Python 3 is the future. Every day, it seems, I come across a Python 3 feature that I wish I could use in beets (to name a few: lru_cache, yield from, working namespace packages, and my own patch, aliases in argparse). And with the release of Python 3.3 imminent, I think the age of widespread adoption is nearly here.

So when will beets move to Python 3? As with so many other projects, beets’ transition is blocked on its dependencies. Before we can make the jump, all of these libraries, which are required by beets “core” or its included plugins, need to go first:

  • Mutagen, the audio tag manipulation library. This is beets’ main barrier—Mutagen is an integral part of beets; it will be complex to port due to its Unicode-related logic; and I have no intention of switching to a different library (TagLib being the only viable alternative I know of).
  • Munkres, a bipartite matching solver. Should be a straightforward port.
  • python-musicbrainz-ngs, bindings to the MusicBrainz API. I and the other contributors to this library have been moving toward Python 3 compatibility for some time.
  • pyacoustid and audioread support beets’ acoustic fingerprinting plugin. I wrote both of these libraries and should be able to port them with minimal effort.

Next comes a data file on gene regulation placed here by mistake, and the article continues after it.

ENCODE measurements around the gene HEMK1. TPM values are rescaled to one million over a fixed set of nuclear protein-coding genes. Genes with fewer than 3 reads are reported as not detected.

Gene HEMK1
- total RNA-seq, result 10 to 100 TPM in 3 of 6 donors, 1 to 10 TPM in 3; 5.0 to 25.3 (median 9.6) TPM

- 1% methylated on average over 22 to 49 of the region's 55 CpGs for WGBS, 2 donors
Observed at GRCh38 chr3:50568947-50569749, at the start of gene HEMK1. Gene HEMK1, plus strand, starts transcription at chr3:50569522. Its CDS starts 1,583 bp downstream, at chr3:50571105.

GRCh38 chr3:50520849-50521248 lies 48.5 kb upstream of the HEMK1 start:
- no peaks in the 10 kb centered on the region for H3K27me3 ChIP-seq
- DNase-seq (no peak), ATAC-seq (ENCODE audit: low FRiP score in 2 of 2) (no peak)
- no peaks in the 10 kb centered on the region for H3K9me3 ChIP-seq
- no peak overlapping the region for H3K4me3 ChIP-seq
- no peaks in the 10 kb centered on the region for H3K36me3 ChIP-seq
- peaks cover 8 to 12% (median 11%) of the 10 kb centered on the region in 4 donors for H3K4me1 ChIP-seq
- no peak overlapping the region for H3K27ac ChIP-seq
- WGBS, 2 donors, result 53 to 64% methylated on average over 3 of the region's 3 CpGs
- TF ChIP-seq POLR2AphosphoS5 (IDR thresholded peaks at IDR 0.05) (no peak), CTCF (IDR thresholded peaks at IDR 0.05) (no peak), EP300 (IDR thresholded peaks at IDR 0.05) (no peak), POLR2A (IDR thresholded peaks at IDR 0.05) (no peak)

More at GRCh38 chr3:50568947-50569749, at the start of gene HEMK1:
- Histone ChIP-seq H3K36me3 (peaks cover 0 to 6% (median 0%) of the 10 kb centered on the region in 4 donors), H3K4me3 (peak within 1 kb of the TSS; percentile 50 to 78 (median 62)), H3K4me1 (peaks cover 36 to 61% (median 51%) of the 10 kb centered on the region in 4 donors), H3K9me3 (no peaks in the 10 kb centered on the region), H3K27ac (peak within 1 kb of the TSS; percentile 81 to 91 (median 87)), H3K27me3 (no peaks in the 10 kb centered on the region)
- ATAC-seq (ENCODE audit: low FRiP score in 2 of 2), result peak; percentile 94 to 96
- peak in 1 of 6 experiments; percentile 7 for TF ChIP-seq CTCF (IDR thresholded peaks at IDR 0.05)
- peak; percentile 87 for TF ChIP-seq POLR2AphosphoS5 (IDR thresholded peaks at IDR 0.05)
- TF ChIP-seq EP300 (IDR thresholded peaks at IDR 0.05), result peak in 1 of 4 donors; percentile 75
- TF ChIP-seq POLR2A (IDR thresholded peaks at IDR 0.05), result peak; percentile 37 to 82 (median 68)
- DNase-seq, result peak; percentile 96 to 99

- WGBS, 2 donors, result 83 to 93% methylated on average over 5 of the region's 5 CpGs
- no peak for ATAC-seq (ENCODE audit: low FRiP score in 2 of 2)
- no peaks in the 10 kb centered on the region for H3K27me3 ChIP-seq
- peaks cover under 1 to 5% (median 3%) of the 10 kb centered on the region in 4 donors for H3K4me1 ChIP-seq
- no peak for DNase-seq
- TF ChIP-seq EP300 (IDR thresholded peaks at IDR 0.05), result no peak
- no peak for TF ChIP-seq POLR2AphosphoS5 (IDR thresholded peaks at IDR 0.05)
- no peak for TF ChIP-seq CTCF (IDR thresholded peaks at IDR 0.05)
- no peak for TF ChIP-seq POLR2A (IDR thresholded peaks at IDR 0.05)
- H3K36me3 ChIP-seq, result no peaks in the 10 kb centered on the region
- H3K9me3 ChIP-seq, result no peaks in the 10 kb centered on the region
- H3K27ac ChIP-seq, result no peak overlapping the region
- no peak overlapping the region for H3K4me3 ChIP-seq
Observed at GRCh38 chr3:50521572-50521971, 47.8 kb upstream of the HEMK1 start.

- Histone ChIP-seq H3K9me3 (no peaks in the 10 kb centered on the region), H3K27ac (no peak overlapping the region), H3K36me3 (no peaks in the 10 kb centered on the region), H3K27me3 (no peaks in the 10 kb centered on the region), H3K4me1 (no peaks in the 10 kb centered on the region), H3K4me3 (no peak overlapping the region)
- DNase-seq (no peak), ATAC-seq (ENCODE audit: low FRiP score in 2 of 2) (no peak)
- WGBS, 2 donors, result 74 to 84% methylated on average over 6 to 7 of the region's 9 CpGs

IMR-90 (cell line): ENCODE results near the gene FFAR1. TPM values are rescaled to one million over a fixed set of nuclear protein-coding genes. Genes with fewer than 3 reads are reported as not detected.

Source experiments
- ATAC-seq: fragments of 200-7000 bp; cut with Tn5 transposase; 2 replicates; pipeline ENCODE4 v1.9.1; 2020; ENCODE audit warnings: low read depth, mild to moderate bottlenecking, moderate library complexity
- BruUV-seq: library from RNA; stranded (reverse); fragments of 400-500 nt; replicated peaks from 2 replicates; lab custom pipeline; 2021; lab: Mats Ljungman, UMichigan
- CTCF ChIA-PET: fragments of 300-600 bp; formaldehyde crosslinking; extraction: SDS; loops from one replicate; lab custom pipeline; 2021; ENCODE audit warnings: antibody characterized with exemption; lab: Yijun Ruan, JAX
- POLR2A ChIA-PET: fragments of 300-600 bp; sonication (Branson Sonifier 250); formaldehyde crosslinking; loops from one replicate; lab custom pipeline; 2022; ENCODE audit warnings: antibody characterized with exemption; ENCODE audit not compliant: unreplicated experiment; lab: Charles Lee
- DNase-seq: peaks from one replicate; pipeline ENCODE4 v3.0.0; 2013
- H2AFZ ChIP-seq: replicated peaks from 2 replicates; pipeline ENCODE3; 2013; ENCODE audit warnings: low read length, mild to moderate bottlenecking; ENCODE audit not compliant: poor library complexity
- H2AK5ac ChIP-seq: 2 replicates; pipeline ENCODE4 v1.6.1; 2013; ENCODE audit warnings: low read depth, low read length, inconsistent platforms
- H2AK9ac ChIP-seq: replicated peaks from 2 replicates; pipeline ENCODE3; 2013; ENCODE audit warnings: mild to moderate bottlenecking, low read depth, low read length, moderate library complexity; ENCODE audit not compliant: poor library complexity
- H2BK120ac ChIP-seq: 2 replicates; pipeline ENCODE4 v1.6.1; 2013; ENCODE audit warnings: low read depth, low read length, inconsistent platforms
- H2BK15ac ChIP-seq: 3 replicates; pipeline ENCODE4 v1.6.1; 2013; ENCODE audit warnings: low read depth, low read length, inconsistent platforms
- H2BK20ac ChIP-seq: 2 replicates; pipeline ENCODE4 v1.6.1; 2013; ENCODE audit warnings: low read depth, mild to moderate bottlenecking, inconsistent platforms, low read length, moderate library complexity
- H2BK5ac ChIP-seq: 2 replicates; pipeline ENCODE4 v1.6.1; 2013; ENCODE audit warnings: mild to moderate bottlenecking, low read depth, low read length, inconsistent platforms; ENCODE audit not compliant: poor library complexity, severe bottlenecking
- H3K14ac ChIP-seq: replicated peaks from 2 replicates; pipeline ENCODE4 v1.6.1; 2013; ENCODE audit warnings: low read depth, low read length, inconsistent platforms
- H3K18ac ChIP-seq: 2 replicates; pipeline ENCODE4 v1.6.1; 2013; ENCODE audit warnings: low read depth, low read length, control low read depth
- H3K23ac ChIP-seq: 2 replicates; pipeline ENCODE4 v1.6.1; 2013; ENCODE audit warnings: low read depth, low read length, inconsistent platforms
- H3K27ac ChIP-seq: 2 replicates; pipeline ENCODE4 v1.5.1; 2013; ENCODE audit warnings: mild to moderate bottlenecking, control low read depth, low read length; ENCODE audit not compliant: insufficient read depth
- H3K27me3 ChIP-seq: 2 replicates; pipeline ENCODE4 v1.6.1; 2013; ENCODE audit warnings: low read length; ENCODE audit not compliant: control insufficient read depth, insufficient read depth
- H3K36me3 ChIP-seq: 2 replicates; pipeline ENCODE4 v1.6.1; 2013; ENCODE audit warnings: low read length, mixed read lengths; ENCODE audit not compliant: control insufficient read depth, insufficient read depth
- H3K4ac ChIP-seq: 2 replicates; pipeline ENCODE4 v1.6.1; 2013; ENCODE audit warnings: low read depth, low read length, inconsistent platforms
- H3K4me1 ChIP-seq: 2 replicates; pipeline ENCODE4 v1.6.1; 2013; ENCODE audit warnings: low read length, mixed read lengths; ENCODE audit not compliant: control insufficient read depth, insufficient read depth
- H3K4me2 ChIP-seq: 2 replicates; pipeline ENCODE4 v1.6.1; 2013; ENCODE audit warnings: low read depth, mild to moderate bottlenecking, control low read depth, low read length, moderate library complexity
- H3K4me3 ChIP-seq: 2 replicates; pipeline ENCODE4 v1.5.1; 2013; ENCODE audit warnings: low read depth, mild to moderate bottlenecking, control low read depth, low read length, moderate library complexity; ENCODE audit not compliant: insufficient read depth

• python-gstreamer is used by the BPD plugin and the current incarnation of the ReplayGain plugin. I believe that forward-compatibility just entails moving to Gstreamer 1.0 and PyGI.
  • Flask, the basis of the Web interface plugin, currently does not support Python 3. The author, Armin Ronacher, has been critical of some changes in Python 3, especially with regard to Web applications and frameworks. So Armin may need to help fix Python itself first before Flask and Werkzeug become 3-compatible.

Some dependencies (Unidecode, pyLast, Colorama, and Bluelet) are already compatible.

The principal blockers, then, are Mutagen and Flask. The remaining dependencies either have clear upgrade paths or are simple enough that I should be able to contribute compatibility patches back to them. But Mutagen and Flask are too complex (and popular) to make a unilateral porting effort feasible. This means that, if you want to help bring beets to Python 3, the best place to start is with porting Mutagen.

In the meantime, I’m writing beets to be as forward-compatible as possible. An eventual port will still be a headache—due to the need to explicitly manage a distinction between Unicode and raw-bytes path names—but I’m excited to do the work as soon as it’s feasible.

When the leap does eventually happen, I plan to leave Python 2 behind entirely. Beets is not widely used as a library (Headphones is the only dependent I’m aware of) and most Linux distributions these days ship with some version of Python 3. Going 3-exclusive will make maintaining beets’ bytes/Unicode distinction much simpler.

While beets will almost certainly not make the Python 3 leap until after 1.0, that day is not as distant as it might seem at first.

Fork me on GitHub